Whether or not one supports Obamacare, practical considerations suggest that Medi-Cal is headed for a train wreck. Under the existing program Medi-Cal's low reimbursement rates have resulted in doctors refusing to take new Medi-Cal patients, and long waiting times occur frequently. A few doctor's tales, per the Mercury News:
When Dr. Jerold Kaplan made a home visit last year to a man with a foot wound, he billed Medi-Cal -- the state's health care program for the poor and disabled -- what he thought was a modest $90.One patient's story:
His payment: $8.96.
The Berkeley wound surgeon received a bit more for his home visit to a quadriplegic last year: $13.44. [snip]
Medi-Cal pays [Los Gatos ear, nose, and throat Dr. William] Lewis $15 to $20 for an office visit, compared with the $50 he gets from Medicare and $60 to $70 from a private insurer. The Medi-Cal rates are so low, Lewis said, he doesn't bother billing for it because it's not worth the hassle. He just eats the cost.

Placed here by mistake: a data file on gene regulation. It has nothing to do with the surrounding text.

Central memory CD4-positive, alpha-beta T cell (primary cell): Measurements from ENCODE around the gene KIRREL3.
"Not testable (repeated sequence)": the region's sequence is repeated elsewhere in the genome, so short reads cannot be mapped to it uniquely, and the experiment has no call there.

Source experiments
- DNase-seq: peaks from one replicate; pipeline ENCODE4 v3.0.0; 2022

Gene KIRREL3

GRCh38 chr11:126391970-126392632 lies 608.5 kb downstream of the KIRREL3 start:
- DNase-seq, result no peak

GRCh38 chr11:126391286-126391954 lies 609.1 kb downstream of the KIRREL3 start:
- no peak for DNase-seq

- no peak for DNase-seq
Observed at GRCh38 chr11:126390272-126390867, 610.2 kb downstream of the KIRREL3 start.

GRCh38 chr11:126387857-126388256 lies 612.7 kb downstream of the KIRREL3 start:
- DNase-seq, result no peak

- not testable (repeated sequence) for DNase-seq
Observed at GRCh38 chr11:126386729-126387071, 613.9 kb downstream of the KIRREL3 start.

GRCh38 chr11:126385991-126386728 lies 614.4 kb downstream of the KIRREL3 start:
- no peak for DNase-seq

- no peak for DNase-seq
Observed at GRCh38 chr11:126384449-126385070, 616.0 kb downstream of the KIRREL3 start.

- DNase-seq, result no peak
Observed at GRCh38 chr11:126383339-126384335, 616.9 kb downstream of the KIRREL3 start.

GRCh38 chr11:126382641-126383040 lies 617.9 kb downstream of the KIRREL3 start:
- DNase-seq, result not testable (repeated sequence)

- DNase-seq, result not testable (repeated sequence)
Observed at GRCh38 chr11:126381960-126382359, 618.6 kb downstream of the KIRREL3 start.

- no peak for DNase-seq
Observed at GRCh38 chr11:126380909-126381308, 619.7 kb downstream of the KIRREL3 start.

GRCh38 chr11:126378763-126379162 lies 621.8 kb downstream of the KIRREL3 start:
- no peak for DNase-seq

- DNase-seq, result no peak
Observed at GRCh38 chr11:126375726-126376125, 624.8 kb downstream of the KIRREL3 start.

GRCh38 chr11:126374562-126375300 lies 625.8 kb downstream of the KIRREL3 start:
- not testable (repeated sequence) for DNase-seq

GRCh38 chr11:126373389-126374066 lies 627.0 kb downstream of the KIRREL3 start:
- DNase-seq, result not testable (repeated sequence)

Lewis typically declines to see new Medi-Cal patients unless it is a follow-up visit with someone he treated in a hospital emergency room.
"You cannot run a practice seeing Medi-Cal patients," he said. "You can't pay your employees and pay for your overhead and keep your doors open."
When San Mateo mom Macrina Mota's daughter injured her foot playing soccer last year, the two spent 13 hours in an emergency room to treat a sprained foot.
"They're just overbooked; they're overloaded," Mota said.Medi-Cal already covers 7.7 million Californians, and an estimated 1.5 million are projected to be added under Obamacare. Reimbursement rates are being cut, doctors are leaving the system, and over a million patients are being added. In economic terms demand is up, supply is down, and the normal mechanism for increasing supply, i.e., price, is being kept low by government fiat.
It's not going to be pretty.